however, and two died later of wounds received in that night raid.

But the main party succeeded in getting back to the American lines,
and hurried through the opening in the barbed wire, where a relief or
a rescue party, whichever might be required, was in waiting.

"Good work!" commended the captain to his lieutenant. "And you got
some prisoners?"

"Six!"

"That's fine. Couldn't be better. Get down now, there may be a Hun
barrage in a minute. They'll be ripping mad when they find out what's
happened. This was one of their main posts, and Prussians were on
guard."

Jerry and Ned were each guarding a Hun prisoner, making him walk along
ahead with upraised hands, while the guns, taken away from the Germans
themselves, served as compelling weapons.

Into the trenches they had left a short time before the raiders made
their way, and went to the dugout where they were to report. There the
commanding officer of that sector met them.

Coming into the comparatively well-lighted place from the darkness,
Jerry blinked as he looked at the captured Germans and then glanced to
see how badly Ned was hurt.

He saw that his chum was pale, and noted blood on his hands, but Ned
smiled in a reassuring way. Then, for the first time, Jerry noticed
that Bob was not with them.

"Where's Chunky?" he demanded.

"Who?" asked the lieutenant. "I thought we only left Black, Jones, and
Porter behind. Is there another missing?"

"Bob Baker, sir," answered Jerry. "But he was with us when we got back
within our own wire. I was talking to him."

"Send out a searching party!" ordered the captain. "It is possible he
was hit and didn't say anything about it, or a stray bullet may have
found him after he reached our lines. Send out and see!"



CHAPTER XIII

"JUST LIKE HIM!"


Jerry and Ned both confessed, afterward, that the sinking feeling,
which seemed to carry their hearts away down into their muddy shoes,
was greater at the knowledge that Bob was missing than it had been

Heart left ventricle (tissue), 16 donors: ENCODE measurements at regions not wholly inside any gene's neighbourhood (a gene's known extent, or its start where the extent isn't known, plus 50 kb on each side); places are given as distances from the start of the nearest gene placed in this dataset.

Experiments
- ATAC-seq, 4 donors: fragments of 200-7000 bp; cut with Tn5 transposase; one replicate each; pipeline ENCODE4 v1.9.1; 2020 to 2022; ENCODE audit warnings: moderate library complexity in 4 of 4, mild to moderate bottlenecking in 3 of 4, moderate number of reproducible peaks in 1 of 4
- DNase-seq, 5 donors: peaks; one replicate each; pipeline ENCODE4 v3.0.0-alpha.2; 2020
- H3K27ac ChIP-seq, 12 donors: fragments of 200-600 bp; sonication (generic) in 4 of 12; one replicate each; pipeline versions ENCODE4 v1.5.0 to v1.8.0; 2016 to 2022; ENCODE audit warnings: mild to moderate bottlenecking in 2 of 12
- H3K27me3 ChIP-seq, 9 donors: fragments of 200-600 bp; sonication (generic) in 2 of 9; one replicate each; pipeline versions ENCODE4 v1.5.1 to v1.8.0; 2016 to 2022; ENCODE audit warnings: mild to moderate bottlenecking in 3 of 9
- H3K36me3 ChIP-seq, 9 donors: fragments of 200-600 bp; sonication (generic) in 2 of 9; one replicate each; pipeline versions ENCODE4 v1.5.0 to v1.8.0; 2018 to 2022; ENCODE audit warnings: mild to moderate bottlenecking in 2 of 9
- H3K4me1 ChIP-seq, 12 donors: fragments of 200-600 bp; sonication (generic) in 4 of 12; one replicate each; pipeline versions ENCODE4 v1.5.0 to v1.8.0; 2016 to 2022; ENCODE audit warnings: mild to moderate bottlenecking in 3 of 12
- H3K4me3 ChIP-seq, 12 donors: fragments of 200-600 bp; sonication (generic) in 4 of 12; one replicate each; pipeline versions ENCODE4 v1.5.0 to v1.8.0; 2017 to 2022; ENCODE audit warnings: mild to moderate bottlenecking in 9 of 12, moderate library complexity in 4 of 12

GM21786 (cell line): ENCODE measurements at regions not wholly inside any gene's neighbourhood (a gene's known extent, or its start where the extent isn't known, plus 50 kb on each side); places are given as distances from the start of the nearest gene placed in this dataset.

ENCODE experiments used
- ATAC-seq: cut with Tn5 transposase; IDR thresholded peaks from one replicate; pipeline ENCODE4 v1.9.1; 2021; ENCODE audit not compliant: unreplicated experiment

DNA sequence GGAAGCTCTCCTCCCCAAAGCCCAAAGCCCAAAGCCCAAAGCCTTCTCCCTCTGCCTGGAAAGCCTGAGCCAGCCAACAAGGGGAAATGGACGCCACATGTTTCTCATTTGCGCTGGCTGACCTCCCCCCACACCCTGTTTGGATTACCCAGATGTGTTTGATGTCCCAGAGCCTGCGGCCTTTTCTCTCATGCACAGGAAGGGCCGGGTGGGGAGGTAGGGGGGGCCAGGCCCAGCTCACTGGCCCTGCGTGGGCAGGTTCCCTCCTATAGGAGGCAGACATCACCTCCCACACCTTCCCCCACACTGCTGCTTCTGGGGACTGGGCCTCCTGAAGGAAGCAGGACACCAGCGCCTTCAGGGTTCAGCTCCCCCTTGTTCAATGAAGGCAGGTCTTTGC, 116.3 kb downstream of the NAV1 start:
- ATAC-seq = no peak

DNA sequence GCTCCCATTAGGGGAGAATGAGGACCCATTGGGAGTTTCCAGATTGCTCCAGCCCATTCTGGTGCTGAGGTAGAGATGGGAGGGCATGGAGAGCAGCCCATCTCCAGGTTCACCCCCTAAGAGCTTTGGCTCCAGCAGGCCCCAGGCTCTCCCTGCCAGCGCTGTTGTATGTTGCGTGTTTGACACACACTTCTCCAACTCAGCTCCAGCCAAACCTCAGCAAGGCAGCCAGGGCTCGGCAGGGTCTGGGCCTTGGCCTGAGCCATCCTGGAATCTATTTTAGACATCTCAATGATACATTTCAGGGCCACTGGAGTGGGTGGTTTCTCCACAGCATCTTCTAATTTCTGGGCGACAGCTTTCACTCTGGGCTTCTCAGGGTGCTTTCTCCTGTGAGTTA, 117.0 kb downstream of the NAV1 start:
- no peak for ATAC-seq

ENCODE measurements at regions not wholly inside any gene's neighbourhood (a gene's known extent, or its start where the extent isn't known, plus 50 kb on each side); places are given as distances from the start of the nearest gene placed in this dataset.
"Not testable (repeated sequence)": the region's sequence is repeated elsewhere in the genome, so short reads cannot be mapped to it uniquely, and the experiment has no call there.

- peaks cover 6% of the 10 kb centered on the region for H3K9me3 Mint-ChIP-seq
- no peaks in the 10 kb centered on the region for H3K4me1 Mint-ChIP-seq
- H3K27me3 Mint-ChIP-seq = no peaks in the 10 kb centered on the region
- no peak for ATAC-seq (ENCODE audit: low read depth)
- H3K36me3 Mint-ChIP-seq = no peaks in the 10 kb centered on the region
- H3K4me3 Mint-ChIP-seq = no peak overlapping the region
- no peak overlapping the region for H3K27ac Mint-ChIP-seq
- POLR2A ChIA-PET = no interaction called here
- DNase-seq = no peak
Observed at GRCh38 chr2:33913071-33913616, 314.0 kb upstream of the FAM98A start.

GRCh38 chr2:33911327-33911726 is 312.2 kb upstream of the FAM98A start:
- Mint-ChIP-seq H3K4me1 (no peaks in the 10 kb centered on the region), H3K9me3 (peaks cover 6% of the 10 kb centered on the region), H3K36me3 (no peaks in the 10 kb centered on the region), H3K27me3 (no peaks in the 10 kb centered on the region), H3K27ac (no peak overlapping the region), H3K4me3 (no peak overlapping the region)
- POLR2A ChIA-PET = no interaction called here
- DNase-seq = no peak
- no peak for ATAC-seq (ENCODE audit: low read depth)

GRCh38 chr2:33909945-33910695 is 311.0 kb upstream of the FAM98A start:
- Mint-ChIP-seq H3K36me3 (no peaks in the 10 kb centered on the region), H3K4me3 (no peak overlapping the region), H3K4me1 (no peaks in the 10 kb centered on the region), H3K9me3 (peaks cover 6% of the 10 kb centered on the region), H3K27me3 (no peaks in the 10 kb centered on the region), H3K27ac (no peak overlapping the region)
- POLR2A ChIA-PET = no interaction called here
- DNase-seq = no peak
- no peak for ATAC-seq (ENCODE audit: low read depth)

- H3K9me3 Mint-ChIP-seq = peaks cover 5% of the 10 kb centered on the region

when they set out in the darkness to raid the Germans across the
desolate stretch of No Man's Land.

It was all so unexpected. He had gone through the baptism of fire with
them--he had helped capture the Huns--and had been, seemingly, all
right on the return trip. And then, on the very threshold of his own
army home, so to speak, he had disappeared.

"Did any one see him fall or hear of his being hit?" asked the
lieutenant, as he prepared to lead out a searching party. Ned and
Jerry, of course, and by rights, would be members of it.

"No, he was right near me, Sir, and he said particularly, when I asked
him, that he was only scratched," declared Jerry. "I made sure Ned was
the worst hurt."

"How much are you hurt?" asked the captain, turning to Jerry's chum.

"Oh, it's only a scratch, Sir," was the quick answer. "I can't feel it
now."

Ned did not speak the exact truth, but he did not want to be kept back
from the search.

"Very well," said the captain. "You may go, but don't go too far. Much
as we would like to find Baker we must not take too many chances and
endanger this whole post. Be as quick as you can."

With their hearts torn between a desire for vengeance and
apprehension, Ned and Jerry went out with the others. The riot started
by the raid had quieted down, and it was possible for the searchers to
advance above their own trenches without drawing the German fire.

First the sentries who had been on duty near the gap in the American
wire were questioned. They had seen the party depart and come back,
but they had not noticed any member of it fall as though wounded, and
they were positive no Germans had been able to get near enough to
capture Private Baker.

"But what can have happened to him?" asked the lieutenant.

"He may have been wounded internally, and didn't speak of it, Sir,"
suggested Ned, whose own wound was troubling him woefully. "Then he
may have become so weak that he fell in the trench somewhere without a
sound."

"That is possible. We must make a careful search."

This was done with pocket flashlights, for any general illumination